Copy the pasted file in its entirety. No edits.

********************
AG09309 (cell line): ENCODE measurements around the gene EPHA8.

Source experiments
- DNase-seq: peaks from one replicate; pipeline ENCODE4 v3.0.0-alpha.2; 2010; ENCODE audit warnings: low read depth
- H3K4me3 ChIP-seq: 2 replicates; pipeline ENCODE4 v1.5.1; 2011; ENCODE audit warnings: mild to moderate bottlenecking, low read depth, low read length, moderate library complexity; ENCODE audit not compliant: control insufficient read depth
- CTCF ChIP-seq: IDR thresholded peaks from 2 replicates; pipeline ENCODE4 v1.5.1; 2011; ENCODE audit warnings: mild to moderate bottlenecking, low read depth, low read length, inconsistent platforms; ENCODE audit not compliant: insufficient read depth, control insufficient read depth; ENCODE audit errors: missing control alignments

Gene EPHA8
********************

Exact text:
AG09309 (cell line): ENCODE measurements around the gene EPHA8.

Source experiments
- DNase-seq: peaks from one replicate; pipeline ENCODE4 v3.0.0-alpha.2; 2010; ENCODE audit warnings: low read depth
- H3K4me3 ChIP-seq: 2 replicates; pipeline ENCODE4 v1.5.1; 2011; ENCODE audit warnings: mild to moderate bottlenecking, low read depth, low read length, moderate library complexity; ENCODE audit not compliant: control insufficient read depth
- CTCF ChIP-seq: IDR thresholded peaks from 2 replicates; pipeline ENCODE4 v1.5.1; 2011; ENCODE audit warnings: mild to moderate bottlenecking, low read depth, low read length, inconsistent platforms; ENCODE audit not compliant: insufficient read depth, control insufficient read depth; ENCODE audit errors: missing control alignments

Gene EPHA8